1. Computers
  2. Display Drivers
  3. Graphics Cards
  4. Memory
  5. Motherboards
  6. Processors
  7. Software
  8. Storage
  9. Operating Systems


Facebook RSS Twitter Twitter Google Plus


Phoronix Test Suite

OpenBenchmarking.org

NVIDIA GeForce GTX 680: Windows 7 vs. Ubuntu 12.04 Linux

Michael Larabel

Published on 16 May 2012
Written by Michael Larabel
Page 1 of 4 - 24 Comments

Following up on the performance comparison earlier this month of comparing Intel Sandy Bridge and Ivy Bridge graphics between Windows and Linux, up today are the results of a comparison of Windows 7 to Ubuntu 12.04 LTS when using a NVIDIA GeForce GTX 680 "Kepler" graphics card.

For the most part the Intel Linux graphics performance struggled against the latest Intel graphics driver for Windows 6 x64. However, unlike Intel, NVIDIA (and AMD) maintain a largely shared code-base between operating systems for their official proprietary drivers. The open-source drivers for Radeon/Nouveau are, of course, a different story but that is not what is being compared here since they easily lose to the official proprietary drivers in terms of features and performance. This article is showing the results from a GeForce GTX 680 when using the official drivers for each platform. On the Linux side, this meant the NVIDIA 295.40 while on the Windows side it was their 301.34 release.

NVIDIA GeForce graphics comparisons between Windows and Linux have been done in the past on Phoronix such as here and here. However, since then new hardware has come, the drivers have evolved, and there has been new Linux releases too. This is a fresh look at things on the NVIDIA GeForce side with the GTX 680 Kepler. AMD Radeon HD 7950 "Southern Islands" results between Linux and Windows are forthcoming.

Each OS was left in its stock configuration along with the relevant graphics driver settings. The Phoronix Test Suite carried out the tests on both operating systems. All hardware was maintained the same throughout testing. The test profiles used were the ones that could be natively executed under each platform, utilize OpenGL, and the quality of the versions for each operating system is known to be equivalent.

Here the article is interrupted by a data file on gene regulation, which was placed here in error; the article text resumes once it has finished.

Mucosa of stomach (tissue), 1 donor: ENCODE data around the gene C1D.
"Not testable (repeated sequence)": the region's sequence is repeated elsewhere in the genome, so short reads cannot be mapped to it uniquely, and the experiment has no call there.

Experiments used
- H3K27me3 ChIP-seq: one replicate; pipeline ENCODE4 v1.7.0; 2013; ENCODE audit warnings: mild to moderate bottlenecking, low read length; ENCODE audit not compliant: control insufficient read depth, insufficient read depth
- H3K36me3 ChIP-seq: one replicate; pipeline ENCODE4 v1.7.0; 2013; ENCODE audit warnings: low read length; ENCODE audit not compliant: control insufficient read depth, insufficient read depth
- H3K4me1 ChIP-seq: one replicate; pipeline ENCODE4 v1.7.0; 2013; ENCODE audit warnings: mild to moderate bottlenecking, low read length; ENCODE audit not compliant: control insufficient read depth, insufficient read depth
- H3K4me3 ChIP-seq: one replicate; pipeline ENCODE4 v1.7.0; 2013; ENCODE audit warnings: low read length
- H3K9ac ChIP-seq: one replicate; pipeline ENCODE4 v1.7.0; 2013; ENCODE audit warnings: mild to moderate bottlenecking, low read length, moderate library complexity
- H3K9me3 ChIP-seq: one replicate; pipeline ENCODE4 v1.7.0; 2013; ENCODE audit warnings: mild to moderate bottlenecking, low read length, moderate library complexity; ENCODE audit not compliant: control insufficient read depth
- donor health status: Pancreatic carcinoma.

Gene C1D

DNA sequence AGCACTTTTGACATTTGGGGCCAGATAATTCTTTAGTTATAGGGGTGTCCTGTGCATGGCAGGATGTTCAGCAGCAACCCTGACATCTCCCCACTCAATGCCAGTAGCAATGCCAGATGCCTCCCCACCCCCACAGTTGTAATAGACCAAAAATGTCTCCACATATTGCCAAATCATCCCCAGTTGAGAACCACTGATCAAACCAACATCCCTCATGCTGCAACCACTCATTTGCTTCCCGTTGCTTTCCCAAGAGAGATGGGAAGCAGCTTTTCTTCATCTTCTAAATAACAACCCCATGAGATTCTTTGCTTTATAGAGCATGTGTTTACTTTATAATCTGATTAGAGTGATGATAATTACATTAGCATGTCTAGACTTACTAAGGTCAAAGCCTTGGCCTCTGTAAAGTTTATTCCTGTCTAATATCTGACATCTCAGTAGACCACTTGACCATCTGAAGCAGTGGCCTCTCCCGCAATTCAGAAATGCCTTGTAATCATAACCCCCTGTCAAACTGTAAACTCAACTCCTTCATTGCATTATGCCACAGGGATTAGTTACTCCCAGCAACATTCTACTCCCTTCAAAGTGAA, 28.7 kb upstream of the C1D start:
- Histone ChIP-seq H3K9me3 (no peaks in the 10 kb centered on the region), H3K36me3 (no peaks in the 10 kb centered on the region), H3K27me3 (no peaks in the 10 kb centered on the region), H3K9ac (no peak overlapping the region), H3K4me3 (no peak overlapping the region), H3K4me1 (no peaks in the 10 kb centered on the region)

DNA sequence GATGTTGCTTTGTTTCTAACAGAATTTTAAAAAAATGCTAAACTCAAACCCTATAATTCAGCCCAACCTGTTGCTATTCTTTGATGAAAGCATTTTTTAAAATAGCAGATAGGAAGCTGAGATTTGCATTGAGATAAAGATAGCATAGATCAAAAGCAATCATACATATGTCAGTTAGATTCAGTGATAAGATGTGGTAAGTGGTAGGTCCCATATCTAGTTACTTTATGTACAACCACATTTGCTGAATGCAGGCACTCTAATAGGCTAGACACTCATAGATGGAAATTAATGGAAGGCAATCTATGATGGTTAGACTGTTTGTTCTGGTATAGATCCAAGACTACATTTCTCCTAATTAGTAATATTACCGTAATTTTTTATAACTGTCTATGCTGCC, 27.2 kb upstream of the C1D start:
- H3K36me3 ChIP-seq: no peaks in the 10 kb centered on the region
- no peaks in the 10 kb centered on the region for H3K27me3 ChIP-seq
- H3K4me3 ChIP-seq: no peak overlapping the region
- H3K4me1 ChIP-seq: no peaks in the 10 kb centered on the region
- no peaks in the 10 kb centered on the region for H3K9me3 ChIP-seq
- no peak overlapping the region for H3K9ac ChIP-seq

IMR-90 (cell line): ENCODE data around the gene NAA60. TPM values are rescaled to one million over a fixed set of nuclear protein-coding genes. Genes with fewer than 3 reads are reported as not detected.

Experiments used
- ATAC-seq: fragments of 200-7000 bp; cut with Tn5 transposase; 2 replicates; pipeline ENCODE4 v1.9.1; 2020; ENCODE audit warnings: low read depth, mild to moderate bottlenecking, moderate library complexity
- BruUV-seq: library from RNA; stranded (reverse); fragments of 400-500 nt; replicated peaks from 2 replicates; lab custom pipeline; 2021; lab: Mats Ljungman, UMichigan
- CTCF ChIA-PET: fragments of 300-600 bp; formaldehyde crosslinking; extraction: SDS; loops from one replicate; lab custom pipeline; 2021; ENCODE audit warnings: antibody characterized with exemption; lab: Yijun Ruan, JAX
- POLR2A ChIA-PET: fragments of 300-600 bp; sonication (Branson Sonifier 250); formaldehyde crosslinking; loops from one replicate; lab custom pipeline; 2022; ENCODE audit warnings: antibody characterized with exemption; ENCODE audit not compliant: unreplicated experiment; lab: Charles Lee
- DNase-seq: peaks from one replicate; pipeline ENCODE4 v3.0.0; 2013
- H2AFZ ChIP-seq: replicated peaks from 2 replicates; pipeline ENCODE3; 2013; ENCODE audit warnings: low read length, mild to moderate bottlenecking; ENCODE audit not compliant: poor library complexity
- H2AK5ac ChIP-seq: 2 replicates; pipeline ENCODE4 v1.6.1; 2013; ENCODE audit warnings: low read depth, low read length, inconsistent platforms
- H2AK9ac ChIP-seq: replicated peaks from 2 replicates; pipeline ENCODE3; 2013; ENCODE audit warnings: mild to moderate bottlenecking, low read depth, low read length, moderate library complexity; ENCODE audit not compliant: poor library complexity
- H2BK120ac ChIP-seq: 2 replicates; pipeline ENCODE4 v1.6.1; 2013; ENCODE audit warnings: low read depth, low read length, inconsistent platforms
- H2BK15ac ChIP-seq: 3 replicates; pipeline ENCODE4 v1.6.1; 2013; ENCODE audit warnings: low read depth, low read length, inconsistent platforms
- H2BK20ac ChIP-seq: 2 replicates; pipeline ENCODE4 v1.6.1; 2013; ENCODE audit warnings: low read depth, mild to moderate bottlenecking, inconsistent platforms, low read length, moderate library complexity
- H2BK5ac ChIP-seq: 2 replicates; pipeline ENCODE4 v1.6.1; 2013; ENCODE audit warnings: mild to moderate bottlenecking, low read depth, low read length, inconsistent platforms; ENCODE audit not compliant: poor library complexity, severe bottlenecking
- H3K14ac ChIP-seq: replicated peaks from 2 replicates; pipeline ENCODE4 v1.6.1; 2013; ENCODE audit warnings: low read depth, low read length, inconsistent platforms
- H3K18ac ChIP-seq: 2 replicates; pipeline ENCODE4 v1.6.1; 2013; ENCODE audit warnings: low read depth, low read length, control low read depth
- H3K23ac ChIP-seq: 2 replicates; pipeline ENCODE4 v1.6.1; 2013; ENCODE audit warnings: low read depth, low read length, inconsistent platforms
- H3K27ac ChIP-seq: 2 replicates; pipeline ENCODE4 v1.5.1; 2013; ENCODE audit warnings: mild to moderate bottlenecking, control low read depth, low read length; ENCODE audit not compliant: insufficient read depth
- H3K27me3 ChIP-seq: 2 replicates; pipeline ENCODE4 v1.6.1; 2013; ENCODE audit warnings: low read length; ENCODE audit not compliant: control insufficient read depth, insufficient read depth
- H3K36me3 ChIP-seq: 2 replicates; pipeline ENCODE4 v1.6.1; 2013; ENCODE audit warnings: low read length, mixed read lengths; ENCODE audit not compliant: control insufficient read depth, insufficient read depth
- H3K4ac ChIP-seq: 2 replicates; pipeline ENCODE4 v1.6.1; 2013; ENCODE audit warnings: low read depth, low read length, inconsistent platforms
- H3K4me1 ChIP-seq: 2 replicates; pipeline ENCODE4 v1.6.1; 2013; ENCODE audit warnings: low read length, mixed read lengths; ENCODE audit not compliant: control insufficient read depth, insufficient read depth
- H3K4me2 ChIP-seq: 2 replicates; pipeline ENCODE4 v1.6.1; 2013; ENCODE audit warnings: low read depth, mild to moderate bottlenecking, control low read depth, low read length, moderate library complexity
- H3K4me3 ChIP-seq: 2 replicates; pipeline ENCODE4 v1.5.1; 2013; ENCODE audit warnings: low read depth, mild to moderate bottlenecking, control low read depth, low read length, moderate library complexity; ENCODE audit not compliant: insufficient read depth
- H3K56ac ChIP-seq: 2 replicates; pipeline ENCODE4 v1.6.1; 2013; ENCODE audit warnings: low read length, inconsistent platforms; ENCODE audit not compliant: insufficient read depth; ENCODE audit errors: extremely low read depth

This testing is quite straight forward so we can immediately move to the results.

<< Previous Page
1
Latest Linux Hardware Reviews
  1. NVIDIA GeForce GTX 970 Offers Great Linux Performance
  2. CompuLab Intense-PC2: An Excellent, Fanless, Mini PC Powered By Intel's i7 Haswell
  3. From The Atom 330 To Haswell ULT: Intel Linux Performance Benchmarks
  4. AMD Radeon R9 285 Tonga Performance On Linux
Latest Linux Articles
  1. 6-Way Ubuntu 14.10 Linux Desktop Benchmarks
  2. Ubuntu 14.10 XMir System Compositor Benchmarks
  3. Btrfs RAID HDD Testing On Ubuntu Linux 14.10
  4. Ubuntu 14.10 Linux 32-bit vs. 64-bit Performance
Latest Linux News
  1. Mesa 10.4 Might Re-Enable HyperZ For R600g/RadeonSI
  2. Intel GVT-g GPU Virtualization Moves Closer
  3. GTK+ 3.16 To Bring Several New Features
  4. Debian 8.0 Jessie Has Many Multimedia Improvements
  5. What Linux Benchmarks Would You Like To See Next?
  6. Open-Source, Linux Support For Corsair Link Devices Slowly Materializing
  7. Cairo-Dock 3.4 Shows A Lot Of Progress, Works Toward EGL/Wayland Support
  8. Mesa 10.4 Tentatively Planned For Early December
  9. SteamOS Update 145 Brings Compositor, Update Fixes
  10. GStreamer 2014 Conference Videos Posted: Wayland, HTML5, 3D
Latest Forum Discussions
  1. HOPE: The Ease Of Python With The Speed Of C++
  2. Updated and Optimized Ubuntu Free Graphics Drivers
  3. Linux hacker compares Solaris kernel code:
  4. Users/Developers Threatening Fork Of Debian GNU/Linux
  5. Ubuntu 16.04 Might Be The Distribution's Last 32-Bit Release
  6. AMD Releases UVD Video Decode Support For R600 GPUs
  7. Proof that strlcpy is un-needed
  8. xbox one tv tuner